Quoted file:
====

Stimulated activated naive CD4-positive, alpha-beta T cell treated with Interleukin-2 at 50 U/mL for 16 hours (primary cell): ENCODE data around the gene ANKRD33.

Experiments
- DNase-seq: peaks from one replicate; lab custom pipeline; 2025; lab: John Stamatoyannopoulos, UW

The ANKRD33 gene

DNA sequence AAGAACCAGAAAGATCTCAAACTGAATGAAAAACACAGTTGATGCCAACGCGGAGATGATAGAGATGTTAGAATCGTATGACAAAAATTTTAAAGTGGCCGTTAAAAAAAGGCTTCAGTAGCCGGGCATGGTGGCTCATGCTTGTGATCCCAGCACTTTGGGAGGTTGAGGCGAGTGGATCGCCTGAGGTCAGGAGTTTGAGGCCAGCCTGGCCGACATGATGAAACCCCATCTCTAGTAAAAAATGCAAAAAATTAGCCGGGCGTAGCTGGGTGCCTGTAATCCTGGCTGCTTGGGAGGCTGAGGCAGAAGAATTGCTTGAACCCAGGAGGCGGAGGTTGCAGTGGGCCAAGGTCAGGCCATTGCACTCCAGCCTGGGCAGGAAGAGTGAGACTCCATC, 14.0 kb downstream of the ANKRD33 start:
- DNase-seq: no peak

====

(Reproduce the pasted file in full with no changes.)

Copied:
Stimulated activated naive CD4-positive, alpha-beta T cell treated with Interleukin-2 at 50 U/mL for 16 hours (primary cell): ENCODE data around the gene ANKRD33.

Experiments
- DNase-seq: peaks from one replicate; lab custom pipeline; 2025; lab: John Stamatoyannopoulos, UW

The ANKRD33 gene

DNA sequence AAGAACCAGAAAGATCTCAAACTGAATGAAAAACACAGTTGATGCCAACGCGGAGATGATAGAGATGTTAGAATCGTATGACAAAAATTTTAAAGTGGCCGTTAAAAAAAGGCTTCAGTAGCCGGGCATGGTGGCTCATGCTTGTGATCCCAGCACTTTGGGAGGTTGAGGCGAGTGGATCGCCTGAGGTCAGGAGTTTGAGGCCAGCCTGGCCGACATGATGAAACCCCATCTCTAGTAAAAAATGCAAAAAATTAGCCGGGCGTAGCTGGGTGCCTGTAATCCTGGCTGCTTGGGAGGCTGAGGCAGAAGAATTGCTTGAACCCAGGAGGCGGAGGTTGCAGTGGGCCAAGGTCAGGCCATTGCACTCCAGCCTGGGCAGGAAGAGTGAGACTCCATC, 14.0 kb downstream of the ANKRD33 start:
- DNase-seq: no peak